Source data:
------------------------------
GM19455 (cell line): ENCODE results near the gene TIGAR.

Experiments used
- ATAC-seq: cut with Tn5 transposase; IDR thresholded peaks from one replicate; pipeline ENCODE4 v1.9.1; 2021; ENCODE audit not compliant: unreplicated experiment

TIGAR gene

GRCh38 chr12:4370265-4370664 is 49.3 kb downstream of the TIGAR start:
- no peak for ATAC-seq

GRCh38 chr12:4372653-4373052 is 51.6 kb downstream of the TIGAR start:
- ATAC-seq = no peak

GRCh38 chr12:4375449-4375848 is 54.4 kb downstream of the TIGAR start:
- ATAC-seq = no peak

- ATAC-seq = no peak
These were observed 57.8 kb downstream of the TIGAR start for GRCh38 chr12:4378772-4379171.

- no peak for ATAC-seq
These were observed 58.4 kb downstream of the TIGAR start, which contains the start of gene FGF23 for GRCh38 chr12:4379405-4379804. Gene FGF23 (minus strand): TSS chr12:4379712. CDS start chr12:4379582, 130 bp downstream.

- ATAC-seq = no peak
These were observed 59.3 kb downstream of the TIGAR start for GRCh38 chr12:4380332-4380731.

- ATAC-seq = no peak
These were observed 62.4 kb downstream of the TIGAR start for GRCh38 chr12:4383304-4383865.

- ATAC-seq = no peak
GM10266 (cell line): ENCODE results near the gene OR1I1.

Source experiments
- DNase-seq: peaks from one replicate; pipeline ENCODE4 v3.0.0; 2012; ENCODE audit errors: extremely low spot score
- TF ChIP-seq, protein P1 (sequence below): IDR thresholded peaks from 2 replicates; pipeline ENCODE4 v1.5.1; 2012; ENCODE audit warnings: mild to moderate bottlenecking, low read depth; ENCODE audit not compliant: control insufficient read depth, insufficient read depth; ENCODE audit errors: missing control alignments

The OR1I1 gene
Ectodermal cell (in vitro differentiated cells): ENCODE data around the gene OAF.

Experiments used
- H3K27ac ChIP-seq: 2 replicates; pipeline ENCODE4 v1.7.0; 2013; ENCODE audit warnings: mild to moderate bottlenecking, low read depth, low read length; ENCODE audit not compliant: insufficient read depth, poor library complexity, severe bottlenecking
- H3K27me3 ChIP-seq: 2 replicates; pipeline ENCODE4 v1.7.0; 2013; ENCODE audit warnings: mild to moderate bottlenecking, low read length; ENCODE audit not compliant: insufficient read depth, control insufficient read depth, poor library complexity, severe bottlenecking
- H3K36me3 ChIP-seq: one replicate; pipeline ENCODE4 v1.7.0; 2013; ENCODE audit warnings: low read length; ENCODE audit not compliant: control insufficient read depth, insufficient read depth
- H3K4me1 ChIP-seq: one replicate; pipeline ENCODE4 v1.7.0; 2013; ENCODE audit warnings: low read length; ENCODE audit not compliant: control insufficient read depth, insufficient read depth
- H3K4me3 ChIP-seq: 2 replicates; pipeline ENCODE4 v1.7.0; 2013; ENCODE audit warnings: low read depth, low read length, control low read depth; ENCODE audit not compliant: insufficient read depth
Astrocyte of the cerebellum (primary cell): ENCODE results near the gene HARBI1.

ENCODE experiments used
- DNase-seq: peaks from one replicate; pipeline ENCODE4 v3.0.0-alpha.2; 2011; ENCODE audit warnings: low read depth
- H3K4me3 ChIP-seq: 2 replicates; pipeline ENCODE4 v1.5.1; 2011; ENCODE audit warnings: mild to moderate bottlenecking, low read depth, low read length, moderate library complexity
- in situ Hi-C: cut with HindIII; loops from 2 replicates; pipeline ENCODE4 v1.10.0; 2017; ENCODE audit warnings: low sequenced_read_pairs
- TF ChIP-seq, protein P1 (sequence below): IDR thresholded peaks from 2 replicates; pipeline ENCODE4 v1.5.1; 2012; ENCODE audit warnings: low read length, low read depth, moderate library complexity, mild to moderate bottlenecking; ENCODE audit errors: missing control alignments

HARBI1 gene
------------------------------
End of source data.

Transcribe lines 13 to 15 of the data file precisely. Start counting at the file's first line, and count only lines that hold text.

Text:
- no peak for ATAC-seq
These were observed 58.4 kb downstream of the TIGAR start, which contains the start of gene FGF23 for GRCh38 chr12:4379405-4379804. Gene FGF23 (minus strand): TSS chr12:4379712. CDS start chr12:4379582, 130 bp downstream.

- ATAC-seq = no peak